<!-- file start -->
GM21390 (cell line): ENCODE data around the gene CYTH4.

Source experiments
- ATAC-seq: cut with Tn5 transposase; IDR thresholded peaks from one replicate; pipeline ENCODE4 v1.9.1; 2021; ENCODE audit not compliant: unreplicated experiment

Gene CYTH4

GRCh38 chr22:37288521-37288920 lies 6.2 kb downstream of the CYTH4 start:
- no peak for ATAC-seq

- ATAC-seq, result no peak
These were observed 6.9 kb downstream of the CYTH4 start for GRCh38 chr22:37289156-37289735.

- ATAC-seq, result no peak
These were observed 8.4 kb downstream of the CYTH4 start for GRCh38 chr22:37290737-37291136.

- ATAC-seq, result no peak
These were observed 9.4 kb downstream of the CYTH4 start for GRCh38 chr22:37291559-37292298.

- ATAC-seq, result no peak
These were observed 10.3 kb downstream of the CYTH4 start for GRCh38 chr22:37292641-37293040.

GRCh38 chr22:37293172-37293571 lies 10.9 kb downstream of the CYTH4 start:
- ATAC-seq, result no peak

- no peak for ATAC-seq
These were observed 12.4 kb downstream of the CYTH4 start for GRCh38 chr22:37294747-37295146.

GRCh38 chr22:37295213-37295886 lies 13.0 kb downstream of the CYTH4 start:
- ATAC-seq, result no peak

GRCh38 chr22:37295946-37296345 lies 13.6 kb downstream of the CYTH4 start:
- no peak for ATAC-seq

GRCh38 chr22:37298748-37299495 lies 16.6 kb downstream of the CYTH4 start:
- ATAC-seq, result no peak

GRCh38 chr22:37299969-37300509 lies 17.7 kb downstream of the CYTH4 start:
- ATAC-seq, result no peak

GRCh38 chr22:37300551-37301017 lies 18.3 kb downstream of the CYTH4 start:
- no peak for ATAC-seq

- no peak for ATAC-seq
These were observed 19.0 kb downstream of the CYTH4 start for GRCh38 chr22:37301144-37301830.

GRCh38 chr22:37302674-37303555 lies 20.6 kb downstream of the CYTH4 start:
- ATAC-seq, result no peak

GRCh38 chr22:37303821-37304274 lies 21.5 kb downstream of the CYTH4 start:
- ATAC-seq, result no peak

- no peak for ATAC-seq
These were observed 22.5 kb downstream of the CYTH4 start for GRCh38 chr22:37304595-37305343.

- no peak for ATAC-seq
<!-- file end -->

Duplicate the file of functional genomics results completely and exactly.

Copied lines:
GM21390 (cell line): ENCODE data around the gene CYTH4.

Source experiments
- ATAC-seq: cut with Tn5 transposase; IDR thresholded peaks from one replicate; pipeline ENCODE4 v1.9.1; 2021; ENCODE audit not compliant: unreplicated experiment

Gene CYTH4

GRCh38 chr22:37288521-37288920 lies 6.2 kb downstream of the CYTH4 start:
- no peak for ATAC-seq

- ATAC-seq, result no peak
These were observed 6.9 kb downstream of the CYTH4 start for GRCh38 chr22:37289156-37289735.

- ATAC-seq, result no peak
These were observed 8.4 kb downstream of the CYTH4 start for GRCh38 chr22:37290737-37291136.

- ATAC-seq, result no peak
These were observed 9.4 kb downstream of the CYTH4 start for GRCh38 chr22:37291559-37292298.

- ATAC-seq, result no peak
These were observed 10.3 kb downstream of the CYTH4 start for GRCh38 chr22:37292641-37293040.

GRCh38 chr22:37293172-37293571 lies 10.9 kb downstream of the CYTH4 start:
- ATAC-seq, result no peak

- no peak for ATAC-seq
These were observed 12.4 kb downstream of the CYTH4 start for GRCh38 chr22:37294747-37295146.

GRCh38 chr22:37295213-37295886 lies 13.0 kb downstream of the CYTH4 start:
- ATAC-seq, result no peak

GRCh38 chr22:37295946-37296345 lies 13.6 kb downstream of the CYTH4 start:
- no peak for ATAC-seq

GRCh38 chr22:37298748-37299495 lies 16.6 kb downstream of the CYTH4 start:
- ATAC-seq, result no peak

GRCh38 chr22:37299969-37300509 lies 17.7 kb downstream of the CYTH4 start:
- ATAC-seq, result no peak

GRCh38 chr22:37300551-37301017 lies 18.3 kb downstream of the CYTH4 start:
- no peak for ATAC-seq

- no peak for ATAC-seq
These were observed 19.0 kb downstream of the CYTH4 start for GRCh38 chr22:37301144-37301830.

GRCh38 chr22:37302674-37303555 lies 20.6 kb downstream of the CYTH4 start:
- ATAC-seq, result no peak

GRCh38 chr22:37303821-37304274 lies 21.5 kb downstream of the CYTH4 start:
- ATAC-seq, result no peak

- no peak for ATAC-seq
These were observed 22.5 kb downstream of the CYTH4 start for GRCh38 chr22:37304595-37305343.

- no peak for ATAC-seq